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Ray Lewis kicks off Baltimore 1000 jobs initiative

Former Ravens linebacker Ray Lewis launched Baltimore 1000, a jobs and business development among small and minority-owned businesses, on Friday.

Lewis and co-founder Lance McCarthy kicked off the initiative with a roundtable discussion with entrepreneurs and small-business owners. On Saturday, Baltimore 1000 will host a hiring event at Morgan State University with more than 50 employers, including Under Armour, Comcast, Horseshoe Casino Baltimore and Lyft.

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The initiative, which aims to find jobs for 1,000 people, is an extension of Ferguson 1000, started by McCarthy in response to the unrest in Ferguson, Mo.

Lewis said he worked with McCarthy to bring the initiative to Baltimore because he thinks economic development is a key to helping Baltimore recover from its own unrest.

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"We need to go back into these neighborhoods, put both our feet down and stand for something," Lewis said.

The hiring event takes place from 9 a.m. to 2 p.m. Saturday at Morgan State's School of Business, 4100 Hillen Road.

Baltimore 1000 is intended to do more than help city residents find jobs, Lewis said. He wants the initiative to be a call to action for local businesses that can play a role in strengthening the city by hiring locally and providing training and mentorship for those who are not yet ready to enter the workforce.

"I want our city to be all God meant it to be, but we cannot get there — we cannot get there — without jobs," said Rep. Elijah E. Cummings, who attended the roundtable.

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Through Baltimore 1000, Lewis and McCarthy also want to bolster small and minority businesses by creating a community that entrepreneurs can turn to for connections, support and advice needed to grow their companies.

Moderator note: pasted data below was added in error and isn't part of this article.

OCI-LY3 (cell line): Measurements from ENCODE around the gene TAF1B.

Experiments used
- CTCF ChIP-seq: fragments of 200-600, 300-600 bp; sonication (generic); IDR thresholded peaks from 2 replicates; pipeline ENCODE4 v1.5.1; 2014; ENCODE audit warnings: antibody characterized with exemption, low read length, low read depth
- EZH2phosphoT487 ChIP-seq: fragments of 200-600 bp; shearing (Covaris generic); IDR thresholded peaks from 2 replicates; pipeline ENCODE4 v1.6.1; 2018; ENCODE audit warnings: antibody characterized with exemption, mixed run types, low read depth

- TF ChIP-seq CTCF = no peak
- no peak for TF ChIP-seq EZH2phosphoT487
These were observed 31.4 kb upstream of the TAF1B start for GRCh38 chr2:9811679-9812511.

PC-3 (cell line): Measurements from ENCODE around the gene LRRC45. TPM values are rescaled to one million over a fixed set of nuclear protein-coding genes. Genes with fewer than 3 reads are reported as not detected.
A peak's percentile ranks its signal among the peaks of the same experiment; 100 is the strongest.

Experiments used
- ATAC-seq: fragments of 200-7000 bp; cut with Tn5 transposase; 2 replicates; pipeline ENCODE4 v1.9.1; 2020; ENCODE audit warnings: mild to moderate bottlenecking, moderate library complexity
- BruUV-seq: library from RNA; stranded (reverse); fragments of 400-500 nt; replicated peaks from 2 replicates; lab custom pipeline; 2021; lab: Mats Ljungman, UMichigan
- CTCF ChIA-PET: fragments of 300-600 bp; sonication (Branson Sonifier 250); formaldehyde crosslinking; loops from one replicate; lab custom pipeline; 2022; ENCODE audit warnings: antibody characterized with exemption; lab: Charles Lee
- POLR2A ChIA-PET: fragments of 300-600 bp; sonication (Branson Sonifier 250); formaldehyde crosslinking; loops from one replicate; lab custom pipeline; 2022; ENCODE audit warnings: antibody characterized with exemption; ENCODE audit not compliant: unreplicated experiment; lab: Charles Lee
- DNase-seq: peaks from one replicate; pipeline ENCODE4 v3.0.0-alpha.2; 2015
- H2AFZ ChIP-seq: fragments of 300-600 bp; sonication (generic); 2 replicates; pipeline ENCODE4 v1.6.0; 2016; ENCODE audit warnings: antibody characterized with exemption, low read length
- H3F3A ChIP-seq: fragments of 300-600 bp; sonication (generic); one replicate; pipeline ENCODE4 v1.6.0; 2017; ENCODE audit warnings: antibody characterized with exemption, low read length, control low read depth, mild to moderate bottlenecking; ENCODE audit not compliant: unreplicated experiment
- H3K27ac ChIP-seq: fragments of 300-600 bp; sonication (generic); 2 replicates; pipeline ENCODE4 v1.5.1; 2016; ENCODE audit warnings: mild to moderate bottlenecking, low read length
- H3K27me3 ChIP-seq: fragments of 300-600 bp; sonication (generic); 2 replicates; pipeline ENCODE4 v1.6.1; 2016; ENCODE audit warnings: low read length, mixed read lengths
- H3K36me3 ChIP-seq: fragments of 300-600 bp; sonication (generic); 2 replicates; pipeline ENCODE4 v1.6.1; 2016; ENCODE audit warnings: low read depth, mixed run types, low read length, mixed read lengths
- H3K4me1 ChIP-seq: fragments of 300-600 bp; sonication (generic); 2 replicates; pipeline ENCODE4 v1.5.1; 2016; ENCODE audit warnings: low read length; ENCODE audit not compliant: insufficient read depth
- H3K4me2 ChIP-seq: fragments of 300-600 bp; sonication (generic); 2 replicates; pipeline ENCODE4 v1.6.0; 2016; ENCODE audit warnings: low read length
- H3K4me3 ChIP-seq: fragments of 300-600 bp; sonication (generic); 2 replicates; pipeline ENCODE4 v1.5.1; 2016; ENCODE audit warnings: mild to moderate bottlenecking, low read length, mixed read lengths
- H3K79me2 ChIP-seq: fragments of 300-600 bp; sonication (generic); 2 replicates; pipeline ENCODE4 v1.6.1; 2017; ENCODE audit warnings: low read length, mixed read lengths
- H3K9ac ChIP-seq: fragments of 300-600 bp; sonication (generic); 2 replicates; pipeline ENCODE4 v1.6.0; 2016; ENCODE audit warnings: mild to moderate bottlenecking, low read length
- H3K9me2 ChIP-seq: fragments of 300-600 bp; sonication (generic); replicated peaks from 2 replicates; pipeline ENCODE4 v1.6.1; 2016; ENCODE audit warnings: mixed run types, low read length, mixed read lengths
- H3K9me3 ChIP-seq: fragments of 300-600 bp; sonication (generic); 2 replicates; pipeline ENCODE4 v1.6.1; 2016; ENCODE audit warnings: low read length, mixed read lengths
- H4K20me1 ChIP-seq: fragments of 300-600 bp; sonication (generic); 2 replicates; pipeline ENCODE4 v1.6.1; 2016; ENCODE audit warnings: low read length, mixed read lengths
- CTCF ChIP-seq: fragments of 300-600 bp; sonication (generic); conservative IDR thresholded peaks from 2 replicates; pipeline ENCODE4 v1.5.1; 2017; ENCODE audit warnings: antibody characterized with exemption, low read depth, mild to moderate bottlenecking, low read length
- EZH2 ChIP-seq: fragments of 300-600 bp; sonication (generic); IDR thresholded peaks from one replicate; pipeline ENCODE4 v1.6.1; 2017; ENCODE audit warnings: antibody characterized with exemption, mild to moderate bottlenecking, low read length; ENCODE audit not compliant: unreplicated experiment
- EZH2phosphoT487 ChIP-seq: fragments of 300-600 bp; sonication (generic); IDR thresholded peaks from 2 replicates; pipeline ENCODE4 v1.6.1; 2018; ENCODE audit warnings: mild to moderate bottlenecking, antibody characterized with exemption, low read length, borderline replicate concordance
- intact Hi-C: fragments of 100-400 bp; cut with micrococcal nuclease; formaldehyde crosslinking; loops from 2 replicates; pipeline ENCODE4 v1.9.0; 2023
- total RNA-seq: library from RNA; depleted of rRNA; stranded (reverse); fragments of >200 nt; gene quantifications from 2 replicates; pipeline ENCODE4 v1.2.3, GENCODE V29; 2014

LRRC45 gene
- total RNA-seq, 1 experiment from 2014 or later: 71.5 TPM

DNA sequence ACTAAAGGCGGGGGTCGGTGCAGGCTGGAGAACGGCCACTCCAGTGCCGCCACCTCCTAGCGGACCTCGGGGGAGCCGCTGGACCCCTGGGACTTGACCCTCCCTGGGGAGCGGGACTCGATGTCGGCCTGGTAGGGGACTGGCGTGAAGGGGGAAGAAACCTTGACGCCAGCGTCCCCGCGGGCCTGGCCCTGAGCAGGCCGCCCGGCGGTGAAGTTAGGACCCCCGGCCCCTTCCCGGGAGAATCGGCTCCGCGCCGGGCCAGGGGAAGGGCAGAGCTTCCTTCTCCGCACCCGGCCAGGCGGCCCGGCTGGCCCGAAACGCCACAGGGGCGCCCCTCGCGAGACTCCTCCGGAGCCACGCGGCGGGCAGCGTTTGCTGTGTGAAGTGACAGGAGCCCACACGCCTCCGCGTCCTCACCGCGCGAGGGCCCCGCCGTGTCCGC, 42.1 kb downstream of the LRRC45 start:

"We have a tremendous collection of assets. We don't have an ecosystem," said Michael Cryor, chair of OneBaltimore, the public-private initiative Mayor Stephanie Rawlings-Blake launched after the city's unrest.

At the business roundtable, held Friday at the office of OneBaltimore, small-business owners talked about the challenges they face in raising money, scaling production and making connections with key contacts.

Rodney Dotson, a Baltimore real estate agent who is in the process of establishing a whiskey distillery, said the roundtable introduced him to others in the business community he thinks can help him and his business partners grow their company, JCT Distillery. He looks forward to the network he will be able to access through Baltimore 1000, Dotson said.

The event also attracted established businesses that want to grow.

Bruce Tyler, CEO of AttivaSoft, said he plans to participate in the job fair Saturday. Founded in 1998, AttivaSoft is an information technology company that primarily does contract work for federal agencies. The firm has 22 employees, and Tyler said he has a few openings, primarily in specialized IT work.

But beyond filling a few job openings, Tyler thinks his company can teach IT skills to Baltimore residents, to prepare them for entry-level jobs.

"I came because I want to know: What can I do?" Tyler said.

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